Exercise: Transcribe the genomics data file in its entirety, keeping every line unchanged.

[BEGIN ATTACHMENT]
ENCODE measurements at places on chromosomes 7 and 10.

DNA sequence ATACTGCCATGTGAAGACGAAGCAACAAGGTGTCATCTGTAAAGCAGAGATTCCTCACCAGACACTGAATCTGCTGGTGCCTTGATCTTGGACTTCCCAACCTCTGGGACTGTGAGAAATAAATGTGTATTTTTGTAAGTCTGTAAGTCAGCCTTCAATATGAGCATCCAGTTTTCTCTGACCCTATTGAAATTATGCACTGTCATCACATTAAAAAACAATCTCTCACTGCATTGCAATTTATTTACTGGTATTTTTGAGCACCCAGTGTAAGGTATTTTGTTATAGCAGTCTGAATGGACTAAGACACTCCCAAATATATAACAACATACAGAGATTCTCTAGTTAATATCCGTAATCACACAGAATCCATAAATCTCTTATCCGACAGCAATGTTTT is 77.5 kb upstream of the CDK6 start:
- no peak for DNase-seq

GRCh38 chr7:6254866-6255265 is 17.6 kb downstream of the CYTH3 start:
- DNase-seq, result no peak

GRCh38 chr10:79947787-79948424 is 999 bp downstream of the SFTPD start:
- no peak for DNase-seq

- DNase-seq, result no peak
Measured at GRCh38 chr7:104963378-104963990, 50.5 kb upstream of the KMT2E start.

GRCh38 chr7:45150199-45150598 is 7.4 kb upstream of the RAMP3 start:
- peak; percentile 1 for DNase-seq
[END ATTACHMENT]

ENCODE measurements at places on chromosomes 7 and 10.

DNA sequence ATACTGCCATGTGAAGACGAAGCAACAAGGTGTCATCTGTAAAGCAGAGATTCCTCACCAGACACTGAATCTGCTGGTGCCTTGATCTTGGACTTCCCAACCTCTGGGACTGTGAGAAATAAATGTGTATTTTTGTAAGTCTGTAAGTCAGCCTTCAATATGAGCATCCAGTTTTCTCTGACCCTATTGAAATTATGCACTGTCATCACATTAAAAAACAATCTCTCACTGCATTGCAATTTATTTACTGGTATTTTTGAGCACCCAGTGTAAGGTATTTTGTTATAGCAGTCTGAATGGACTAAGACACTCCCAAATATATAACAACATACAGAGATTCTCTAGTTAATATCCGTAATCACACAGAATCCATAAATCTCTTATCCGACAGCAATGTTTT is 77.5 kb upstream of the CDK6 start:
- no peak for DNase-seq

GRCh38 chr7:6254866-6255265 is 17.6 kb downstream of the CYTH3 start:
- DNase-seq, result no peak

GRCh38 chr10:79947787-79948424 is 999 bp downstream of the SFTPD start:
- no peak for DNase-seq

- DNase-seq, result no peak
Measured at GRCh38 chr7:104963378-104963990, 50.5 kb upstream of the KMT2E start.

GRCh38 chr7:45150199-45150598 is 7.4 kb upstream of the RAMP3 start:
- peak; percentile 1 for DNase-seq